Melzer argues that two overlapping discourses came to solidify the association of women with nonviolence and men with violence: the Feminismusverdacht (suspicion of feminism) and what she calls the violence-against-women paradigm. Regarding the former, she shows that while violence was condemned in media representations of terrorism, the participation of women posed particular problems within these discourses and prompted gendered and sexualized responses. In 1977, Susanne Albrecht, Brigitte Mohnhaupt, and Christian Klar attempted to kidnap Dresdener Bank CEO Jürgen Ponto from his home. During an ensuing struggle, Ponto was shot and killed. Media representations of the killing focused on the participation of the two women and the fact that Ponto had been a family friend of the Albrechts, with the West German daily Die Welt wondering if now everyone had to fear being confronted with “death in the shape of a young girl,” thereby providing the study’s title (p. 134). One hotly debated article in the weekly Der Spiegel helped popularize a link between terrorism and feminism by quoting West German intelligence chief Günther Nollau, who suspected terrorism to be an excess of female emancipation. In responding to this link, which in varying forms had emerged since 1976, feminists were forced to increasingly seek to distance themselves from terror and violence. At the same time, the mid-seventies saw a focus of West German feminists on violence against women that solidified narratives of men as perpetrators and women as victims. The combination of these two incidents has produced retrospective understandings of feminism that rendered feminism and nonviolence synonymous.

But Melzer’s intervention is not just historical. Death in the Shape of a Young Girl at all times contends with feminist scholarship on politics and terrorism, focusing on feminist practices rather than subjects and challenging the universal subject of feminism. She calls for a recognition of feminist practices even when those are not consciously theorized. She mobilizes Jean-Luc Nancy and Eugenie Brinkema to argue that besides inflicting harm, the existence of violent women also produces a violent truth that blows wide open gendered expectations of female behavior. She locates in the peace movement of the 1980s the context in which cultural feminism linked maternity with peace. This did not need to be an essentialist or biological argument: feminist theories of an ethics of care were at pains to deessentialize motherhood and emphasize the importance of the social practice instead. Yet, as Melzer shows through an examination of Gudrun Ensslin and Ulrike Meinhof’s struggle with their own roles as mothers, motherhood did not imply peace, and Meinhof’s own struggle with motherhood was “grounded in a feminist understanding of how motherhood is a patriarchal ideal” (p. 88). Consequently, Melzer argues that to presume a link between feminism and peace or nonviolence ultimately reconstitutes prevailing gender roles.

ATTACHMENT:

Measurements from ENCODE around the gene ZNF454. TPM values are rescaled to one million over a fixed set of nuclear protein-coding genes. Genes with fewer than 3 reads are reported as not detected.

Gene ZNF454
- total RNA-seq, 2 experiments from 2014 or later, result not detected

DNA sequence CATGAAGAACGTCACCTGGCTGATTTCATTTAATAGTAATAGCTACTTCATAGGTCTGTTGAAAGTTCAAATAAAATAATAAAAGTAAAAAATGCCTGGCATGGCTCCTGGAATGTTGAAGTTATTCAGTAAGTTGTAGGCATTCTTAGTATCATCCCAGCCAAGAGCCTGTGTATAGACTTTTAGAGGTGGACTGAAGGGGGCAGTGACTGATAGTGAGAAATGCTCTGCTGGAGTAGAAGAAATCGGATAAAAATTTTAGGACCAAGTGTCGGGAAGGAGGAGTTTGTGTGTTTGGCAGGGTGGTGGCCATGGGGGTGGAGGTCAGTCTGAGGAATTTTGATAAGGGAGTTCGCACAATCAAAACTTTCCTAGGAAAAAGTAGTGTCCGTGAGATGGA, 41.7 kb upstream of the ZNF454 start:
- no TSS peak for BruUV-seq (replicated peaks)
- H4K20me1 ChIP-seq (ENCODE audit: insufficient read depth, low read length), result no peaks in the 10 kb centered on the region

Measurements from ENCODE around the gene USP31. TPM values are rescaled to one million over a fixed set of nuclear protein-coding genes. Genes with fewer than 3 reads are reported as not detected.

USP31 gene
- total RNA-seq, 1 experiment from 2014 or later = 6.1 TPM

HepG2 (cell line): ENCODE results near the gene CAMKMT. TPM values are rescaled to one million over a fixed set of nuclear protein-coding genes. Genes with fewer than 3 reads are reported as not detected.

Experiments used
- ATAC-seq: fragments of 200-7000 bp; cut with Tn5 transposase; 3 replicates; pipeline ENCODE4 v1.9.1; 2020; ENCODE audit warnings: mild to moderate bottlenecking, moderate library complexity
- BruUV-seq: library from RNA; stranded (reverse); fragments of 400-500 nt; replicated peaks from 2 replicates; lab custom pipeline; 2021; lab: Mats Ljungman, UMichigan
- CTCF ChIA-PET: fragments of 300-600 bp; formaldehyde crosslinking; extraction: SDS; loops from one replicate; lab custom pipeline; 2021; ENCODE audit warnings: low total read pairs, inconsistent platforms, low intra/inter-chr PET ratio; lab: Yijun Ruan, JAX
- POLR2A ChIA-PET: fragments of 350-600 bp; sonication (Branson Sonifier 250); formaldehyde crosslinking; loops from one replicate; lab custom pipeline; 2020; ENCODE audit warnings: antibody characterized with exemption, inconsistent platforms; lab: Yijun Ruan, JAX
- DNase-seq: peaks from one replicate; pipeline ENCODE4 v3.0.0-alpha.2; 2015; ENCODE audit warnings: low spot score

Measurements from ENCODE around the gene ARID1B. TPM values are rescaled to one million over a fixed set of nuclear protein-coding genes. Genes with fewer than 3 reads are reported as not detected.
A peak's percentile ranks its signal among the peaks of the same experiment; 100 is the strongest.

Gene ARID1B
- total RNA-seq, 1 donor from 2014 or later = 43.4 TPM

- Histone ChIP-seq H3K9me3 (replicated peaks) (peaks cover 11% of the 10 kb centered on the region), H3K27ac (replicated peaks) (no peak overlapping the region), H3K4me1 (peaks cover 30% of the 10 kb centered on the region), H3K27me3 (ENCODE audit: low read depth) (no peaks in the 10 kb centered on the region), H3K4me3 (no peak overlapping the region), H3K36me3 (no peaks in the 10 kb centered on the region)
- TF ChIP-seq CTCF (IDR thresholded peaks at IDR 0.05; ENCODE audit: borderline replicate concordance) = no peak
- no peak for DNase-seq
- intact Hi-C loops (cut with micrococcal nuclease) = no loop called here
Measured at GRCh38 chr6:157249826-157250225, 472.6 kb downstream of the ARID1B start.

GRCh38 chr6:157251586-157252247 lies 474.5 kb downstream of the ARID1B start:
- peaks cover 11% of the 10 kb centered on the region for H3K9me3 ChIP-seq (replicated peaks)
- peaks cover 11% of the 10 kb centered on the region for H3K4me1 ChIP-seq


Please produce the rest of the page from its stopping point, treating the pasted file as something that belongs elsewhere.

The book does not shy away from difficult questions raised by her argument. For example, she asks in the conclusion, “if it is the effect on gender disourse, not the subjectivity of the political actor, that is the defining moment of feminist politics, does this mean that the violence of right-wing women activists constitutes feminist practices?” (p. 243). Ultimately, she decides that the answer to that question depends on whether one determines right-wing women pose a challenge to existing gender regimes or reinforce them. But this poses questions about Merlzer’s own case of women in West Germany’s armed struggle: Didn’t the discourses (both conservative and feminist) resolve the challenge posed by women’s political violence either by declaring political violence an excess of women’s emancipation (in the former case) or by relating violence to partriarchy (in the latter case), thereby reinscribing existing gender regimes? Did the activism of the RAF, as she formulates the litmus test, contribute “to an overall more socially just society” (p. 243)? That Melzer does not conclusively answer those questions is not a weakness of the book but a sign of its intellectual honesty and the difficulty of the questions it contends with.

There will doubtlessly be those who will dismiss Melzer’s argument as apologia for the specific politics of the RAF (and the Movement 2nd June). But it is well worth suspending those suspicions and taking seriously her intervention into the literature of the postwar Left, where the issue of political violence has either been cause for condemnation or else sidelined by well-meaning historians interested in more redeemable aspects of the mobilizations of the 1960s and 1970s—thereby obscuring the complicated arguments over the nature and virtue of political violence spawned by the culture of violence in the Cold War and decolonial revolutions in the Global South.


The above review from H-Net is reproduced here for educational and non commercial use